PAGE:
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Mary, who having, in consequence of being the only plain one in the family, worked hard for knowledge and accomplishments, and was always impatient for display... had neither genius nor taste, and though vanity had given her application, it had given her likewise a pedantic air and conceited manner, which would have injured a higher degree of excellence than she had reached. Elizabeth, easy and unaffected, had been listened to with much more pleasure, though not playing half so well; and Mary,at the end of a long concerto, was glad to purchase praise and gratitude by Scotch and Irish airs, at the resquest of her younger sisters, who with some of the Lucases and two or three officers joined eagerly in dancing at one end of the room.

What do the lines in bold mean?

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a pedantic air and conceited manner, which would have injured a higher degree of excellence than she had reached.

Mary's "pedantic air and conceited manner" made her playing less appreciated, and it would have done so even if she had played better than she actually did. (It's unclear to me whether the "pedantic air and conceited manner" was in her playing or her general attitude, or both.)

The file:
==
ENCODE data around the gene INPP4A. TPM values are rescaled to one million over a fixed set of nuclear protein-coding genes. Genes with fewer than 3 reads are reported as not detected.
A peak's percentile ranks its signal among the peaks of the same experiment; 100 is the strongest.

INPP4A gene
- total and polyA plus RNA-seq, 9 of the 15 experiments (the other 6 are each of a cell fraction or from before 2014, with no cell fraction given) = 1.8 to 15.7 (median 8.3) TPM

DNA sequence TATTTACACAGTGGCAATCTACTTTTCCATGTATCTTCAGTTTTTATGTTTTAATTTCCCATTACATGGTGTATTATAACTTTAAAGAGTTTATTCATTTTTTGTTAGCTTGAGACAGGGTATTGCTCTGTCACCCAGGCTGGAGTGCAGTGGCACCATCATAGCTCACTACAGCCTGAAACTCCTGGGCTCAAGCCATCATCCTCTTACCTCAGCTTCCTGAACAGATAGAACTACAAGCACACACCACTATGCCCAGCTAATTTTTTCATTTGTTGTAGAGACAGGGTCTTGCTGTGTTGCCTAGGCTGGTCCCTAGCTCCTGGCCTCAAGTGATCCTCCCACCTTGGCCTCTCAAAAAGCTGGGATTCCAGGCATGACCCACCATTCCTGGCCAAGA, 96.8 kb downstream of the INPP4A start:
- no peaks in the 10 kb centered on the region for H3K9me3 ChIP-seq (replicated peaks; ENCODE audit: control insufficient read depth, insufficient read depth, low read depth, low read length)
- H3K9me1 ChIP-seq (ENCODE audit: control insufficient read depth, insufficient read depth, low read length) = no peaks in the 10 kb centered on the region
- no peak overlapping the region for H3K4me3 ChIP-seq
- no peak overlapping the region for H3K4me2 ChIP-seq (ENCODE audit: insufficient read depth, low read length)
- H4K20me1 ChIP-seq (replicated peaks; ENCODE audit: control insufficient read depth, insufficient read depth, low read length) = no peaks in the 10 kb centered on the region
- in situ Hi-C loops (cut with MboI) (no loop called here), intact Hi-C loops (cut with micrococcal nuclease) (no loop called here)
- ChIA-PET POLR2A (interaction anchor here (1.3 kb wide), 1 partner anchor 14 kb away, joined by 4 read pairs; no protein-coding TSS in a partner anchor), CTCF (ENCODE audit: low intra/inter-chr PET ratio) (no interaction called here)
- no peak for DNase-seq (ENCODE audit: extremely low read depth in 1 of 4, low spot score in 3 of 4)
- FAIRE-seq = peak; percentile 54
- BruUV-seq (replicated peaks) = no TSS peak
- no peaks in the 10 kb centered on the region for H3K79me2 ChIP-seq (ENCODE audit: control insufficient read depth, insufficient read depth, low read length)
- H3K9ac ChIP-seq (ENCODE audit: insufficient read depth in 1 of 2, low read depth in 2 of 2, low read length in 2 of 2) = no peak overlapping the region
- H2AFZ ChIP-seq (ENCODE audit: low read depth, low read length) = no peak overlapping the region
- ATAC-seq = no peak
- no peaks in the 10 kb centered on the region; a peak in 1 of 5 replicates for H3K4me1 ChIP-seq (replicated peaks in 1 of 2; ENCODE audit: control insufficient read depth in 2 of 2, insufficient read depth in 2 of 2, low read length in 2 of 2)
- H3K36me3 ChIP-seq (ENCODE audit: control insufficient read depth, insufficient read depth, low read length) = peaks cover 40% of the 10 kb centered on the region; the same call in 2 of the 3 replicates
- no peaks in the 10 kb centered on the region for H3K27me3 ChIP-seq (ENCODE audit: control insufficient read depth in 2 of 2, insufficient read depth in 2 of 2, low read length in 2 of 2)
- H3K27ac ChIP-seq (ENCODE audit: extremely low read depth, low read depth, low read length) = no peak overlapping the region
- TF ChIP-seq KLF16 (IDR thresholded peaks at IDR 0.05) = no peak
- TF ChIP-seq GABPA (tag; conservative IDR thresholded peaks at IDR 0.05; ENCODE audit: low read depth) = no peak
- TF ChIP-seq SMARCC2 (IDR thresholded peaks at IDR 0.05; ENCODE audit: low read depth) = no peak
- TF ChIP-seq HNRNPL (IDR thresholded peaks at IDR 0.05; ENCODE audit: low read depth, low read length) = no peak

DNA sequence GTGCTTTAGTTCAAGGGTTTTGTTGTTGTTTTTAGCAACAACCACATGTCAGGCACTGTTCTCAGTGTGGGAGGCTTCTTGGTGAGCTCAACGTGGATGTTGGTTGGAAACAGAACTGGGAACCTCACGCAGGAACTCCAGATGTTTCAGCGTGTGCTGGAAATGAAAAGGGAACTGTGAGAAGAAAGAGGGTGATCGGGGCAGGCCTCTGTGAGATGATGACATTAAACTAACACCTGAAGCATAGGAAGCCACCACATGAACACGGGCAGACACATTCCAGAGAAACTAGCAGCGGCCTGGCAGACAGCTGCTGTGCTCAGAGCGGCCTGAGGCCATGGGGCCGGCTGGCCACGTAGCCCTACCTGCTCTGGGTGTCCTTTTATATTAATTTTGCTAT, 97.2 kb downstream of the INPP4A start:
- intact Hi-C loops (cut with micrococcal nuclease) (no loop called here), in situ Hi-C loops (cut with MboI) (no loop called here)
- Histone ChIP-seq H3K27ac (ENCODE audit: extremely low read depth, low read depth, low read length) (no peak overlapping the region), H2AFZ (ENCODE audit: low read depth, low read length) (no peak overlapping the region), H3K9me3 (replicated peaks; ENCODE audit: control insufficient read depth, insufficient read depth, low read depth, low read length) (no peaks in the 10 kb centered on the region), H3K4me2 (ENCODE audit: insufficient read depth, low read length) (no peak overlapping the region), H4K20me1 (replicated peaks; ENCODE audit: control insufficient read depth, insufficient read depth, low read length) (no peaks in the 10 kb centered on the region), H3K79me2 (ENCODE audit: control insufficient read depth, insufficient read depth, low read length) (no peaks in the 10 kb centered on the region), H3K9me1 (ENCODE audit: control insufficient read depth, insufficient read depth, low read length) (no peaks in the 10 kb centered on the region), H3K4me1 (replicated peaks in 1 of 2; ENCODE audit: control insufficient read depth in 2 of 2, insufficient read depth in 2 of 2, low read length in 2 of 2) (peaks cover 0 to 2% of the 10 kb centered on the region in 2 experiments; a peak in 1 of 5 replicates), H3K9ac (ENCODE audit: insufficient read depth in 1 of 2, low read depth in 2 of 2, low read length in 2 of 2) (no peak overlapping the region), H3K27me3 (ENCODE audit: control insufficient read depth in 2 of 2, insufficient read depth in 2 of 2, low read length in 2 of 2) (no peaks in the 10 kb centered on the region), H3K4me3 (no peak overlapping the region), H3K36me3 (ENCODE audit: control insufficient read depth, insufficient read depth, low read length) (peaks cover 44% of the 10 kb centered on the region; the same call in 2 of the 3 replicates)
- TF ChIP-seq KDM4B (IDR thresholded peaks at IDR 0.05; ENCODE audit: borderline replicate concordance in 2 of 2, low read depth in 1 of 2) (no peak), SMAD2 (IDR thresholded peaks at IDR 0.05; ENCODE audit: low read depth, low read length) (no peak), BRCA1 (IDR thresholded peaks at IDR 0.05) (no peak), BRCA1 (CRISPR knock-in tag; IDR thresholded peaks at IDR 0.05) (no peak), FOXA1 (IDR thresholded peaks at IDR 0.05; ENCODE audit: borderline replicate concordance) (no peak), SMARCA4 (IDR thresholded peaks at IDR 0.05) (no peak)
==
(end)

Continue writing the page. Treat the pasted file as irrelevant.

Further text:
Elizabeth, easy and unaffected, had been listened to with much more pleasure, though not playing half so well

Elizabeth was not technically as good a player as Mary, but she was "easy and unaffected" (not at all serious or pretentious), and people enjoyed listening to her more.

Mary,at the end of a long concerto, was glad to purchase praise and gratitude by Scotch and Irish airs, at the request of her younger sisters.

After Mary had played her concertos (complicated and difficult pieces), her younger sisters would ask her to play airs (simple dance tunes). People praised Mary for those tunes, and Mary was glad to have the praise.

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